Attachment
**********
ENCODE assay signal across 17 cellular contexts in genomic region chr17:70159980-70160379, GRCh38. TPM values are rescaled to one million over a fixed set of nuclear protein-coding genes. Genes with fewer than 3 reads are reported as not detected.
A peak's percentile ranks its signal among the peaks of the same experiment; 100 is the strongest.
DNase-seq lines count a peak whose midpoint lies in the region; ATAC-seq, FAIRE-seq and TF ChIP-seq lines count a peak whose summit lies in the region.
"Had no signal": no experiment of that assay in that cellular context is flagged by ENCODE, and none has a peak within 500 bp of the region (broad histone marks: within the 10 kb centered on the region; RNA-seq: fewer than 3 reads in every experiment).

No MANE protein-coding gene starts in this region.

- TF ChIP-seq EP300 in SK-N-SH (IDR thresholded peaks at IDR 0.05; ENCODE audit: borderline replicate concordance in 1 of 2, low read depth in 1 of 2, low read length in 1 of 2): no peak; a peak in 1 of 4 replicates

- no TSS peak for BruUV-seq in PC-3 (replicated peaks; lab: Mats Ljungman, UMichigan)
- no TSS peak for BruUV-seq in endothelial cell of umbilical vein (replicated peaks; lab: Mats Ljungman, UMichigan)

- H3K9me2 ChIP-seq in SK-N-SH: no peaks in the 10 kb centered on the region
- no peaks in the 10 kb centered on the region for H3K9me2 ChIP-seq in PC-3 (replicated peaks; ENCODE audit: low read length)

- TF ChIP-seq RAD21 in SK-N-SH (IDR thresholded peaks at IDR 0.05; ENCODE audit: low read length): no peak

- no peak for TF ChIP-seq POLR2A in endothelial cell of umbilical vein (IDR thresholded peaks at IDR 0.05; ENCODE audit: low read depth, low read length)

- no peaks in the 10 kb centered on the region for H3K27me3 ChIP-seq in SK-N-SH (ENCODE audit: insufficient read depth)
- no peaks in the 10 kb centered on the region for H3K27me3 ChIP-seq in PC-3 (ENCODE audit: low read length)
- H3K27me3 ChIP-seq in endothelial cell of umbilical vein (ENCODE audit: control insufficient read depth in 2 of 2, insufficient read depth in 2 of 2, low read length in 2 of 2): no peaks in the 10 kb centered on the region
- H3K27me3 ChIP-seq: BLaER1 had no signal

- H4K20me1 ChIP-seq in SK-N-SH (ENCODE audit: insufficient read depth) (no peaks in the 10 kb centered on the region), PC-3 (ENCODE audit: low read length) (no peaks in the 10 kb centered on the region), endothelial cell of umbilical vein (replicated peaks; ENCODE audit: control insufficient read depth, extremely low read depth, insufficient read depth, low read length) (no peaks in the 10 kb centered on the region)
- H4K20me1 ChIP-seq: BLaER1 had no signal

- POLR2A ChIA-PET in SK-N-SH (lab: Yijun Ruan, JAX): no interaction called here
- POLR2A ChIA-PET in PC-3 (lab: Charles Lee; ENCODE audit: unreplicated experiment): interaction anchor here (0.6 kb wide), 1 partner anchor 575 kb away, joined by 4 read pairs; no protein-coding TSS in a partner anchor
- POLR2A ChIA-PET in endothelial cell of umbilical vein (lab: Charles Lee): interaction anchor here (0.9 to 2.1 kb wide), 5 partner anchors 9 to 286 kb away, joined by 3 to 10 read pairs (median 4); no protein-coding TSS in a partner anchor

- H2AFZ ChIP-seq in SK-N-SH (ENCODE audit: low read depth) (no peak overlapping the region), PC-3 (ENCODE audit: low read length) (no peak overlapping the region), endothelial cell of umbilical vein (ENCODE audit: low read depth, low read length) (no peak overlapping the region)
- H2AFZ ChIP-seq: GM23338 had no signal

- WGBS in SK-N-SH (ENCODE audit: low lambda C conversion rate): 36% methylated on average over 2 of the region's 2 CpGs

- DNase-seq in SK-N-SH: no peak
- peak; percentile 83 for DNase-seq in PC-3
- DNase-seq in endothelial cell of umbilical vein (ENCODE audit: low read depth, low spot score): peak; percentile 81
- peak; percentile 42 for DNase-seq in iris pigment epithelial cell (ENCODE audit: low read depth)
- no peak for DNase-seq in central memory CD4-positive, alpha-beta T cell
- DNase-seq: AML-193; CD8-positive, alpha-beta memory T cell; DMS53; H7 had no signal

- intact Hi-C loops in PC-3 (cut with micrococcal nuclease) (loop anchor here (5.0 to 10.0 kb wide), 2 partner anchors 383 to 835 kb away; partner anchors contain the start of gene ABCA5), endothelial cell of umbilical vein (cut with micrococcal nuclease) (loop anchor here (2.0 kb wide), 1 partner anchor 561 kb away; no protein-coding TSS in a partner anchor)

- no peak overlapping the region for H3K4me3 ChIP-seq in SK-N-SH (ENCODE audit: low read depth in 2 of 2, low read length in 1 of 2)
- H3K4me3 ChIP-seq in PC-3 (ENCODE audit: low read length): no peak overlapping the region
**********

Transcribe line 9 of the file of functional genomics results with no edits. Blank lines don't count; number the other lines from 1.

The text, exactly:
- H3K9me2 ChIP-seq in SK-N-SH: no peaks in the 10 kb centered on the region